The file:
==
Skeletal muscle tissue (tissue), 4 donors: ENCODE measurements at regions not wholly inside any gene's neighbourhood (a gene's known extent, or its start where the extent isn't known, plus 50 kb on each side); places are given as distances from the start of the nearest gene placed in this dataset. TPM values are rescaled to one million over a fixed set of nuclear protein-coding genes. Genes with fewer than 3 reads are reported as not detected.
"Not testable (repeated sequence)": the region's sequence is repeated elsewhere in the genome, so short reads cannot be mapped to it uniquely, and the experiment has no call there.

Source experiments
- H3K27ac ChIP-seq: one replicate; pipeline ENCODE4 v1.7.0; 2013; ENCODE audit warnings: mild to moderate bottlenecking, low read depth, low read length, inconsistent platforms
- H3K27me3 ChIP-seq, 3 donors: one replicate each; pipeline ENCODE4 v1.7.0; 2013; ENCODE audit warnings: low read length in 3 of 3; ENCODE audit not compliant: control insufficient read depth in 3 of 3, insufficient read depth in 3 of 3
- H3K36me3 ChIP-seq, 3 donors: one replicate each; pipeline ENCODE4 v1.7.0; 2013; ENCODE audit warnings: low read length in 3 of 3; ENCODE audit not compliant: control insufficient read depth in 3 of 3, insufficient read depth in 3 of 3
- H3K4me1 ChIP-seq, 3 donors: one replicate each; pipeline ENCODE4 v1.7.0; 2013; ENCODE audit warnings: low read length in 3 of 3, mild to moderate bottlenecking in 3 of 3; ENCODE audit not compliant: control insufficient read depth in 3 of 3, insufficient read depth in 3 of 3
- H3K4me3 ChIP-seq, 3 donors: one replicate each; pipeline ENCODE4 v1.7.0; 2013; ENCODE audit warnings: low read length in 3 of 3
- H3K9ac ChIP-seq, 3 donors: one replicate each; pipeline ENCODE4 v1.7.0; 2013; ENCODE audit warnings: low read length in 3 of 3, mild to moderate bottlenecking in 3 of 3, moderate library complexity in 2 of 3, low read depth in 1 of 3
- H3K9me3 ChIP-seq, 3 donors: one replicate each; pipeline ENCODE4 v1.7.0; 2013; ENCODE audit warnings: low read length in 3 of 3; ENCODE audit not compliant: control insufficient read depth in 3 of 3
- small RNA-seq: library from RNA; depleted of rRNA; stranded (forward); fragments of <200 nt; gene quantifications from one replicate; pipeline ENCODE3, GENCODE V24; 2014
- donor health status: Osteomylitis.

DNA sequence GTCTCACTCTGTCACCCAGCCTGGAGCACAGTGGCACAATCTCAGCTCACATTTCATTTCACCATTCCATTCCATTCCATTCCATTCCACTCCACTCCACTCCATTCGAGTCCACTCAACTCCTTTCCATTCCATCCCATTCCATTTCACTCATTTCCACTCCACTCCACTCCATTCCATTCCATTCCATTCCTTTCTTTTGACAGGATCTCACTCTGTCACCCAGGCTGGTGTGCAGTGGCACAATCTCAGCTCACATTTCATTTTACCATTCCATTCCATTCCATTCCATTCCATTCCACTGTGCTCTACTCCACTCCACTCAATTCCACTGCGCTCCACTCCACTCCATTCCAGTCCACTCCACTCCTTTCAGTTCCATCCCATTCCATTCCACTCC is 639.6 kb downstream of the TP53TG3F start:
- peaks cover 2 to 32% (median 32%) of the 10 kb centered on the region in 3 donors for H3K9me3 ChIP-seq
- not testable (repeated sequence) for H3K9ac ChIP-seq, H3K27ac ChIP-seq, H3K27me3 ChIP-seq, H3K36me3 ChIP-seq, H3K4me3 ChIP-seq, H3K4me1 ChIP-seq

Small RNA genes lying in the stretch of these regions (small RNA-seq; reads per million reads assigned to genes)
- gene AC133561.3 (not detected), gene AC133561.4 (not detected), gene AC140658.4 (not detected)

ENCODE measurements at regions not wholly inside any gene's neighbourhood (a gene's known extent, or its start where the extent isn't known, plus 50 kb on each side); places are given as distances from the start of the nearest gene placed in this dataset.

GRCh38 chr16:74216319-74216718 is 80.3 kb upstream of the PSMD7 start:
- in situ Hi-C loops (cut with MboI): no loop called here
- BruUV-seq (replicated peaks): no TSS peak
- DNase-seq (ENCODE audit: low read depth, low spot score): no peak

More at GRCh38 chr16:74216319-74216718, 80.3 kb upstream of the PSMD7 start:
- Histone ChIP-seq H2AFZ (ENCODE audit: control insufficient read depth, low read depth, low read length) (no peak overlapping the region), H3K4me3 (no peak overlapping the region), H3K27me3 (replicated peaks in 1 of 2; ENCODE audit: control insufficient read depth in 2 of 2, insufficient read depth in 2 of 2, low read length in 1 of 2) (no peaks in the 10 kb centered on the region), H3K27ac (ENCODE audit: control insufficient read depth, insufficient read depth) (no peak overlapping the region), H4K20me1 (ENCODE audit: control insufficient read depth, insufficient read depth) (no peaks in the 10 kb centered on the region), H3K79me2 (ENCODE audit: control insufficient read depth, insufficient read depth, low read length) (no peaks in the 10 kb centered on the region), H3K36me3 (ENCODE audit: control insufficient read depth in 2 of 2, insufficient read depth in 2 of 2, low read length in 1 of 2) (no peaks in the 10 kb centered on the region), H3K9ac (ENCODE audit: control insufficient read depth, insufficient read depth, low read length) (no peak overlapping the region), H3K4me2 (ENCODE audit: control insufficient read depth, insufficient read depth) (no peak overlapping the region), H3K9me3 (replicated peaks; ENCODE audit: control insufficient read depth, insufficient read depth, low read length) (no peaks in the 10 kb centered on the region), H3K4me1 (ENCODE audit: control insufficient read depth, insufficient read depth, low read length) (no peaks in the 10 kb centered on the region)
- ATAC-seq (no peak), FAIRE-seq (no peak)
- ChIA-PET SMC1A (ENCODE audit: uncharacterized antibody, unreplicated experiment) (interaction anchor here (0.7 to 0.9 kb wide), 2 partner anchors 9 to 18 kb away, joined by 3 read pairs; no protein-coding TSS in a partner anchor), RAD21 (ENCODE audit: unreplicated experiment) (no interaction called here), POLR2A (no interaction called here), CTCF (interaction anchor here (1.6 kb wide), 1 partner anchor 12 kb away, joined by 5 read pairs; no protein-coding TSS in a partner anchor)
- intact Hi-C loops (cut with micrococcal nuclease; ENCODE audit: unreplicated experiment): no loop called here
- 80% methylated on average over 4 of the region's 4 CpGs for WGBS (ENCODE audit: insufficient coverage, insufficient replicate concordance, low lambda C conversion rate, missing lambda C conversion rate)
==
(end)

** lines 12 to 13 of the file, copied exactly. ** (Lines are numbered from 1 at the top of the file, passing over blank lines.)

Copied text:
- donor health status: Osteomylitis.

DNA sequence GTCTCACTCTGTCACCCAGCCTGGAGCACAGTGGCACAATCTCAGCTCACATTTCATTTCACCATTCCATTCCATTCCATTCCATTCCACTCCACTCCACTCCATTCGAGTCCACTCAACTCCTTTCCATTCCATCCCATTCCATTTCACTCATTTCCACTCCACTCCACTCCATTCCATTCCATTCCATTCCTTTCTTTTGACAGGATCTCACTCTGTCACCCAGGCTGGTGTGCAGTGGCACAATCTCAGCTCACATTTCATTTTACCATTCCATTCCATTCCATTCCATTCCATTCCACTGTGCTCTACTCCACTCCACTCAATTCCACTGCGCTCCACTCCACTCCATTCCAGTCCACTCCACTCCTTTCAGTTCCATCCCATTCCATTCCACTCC is 639.6 kb downstream of the TP53TG3F start: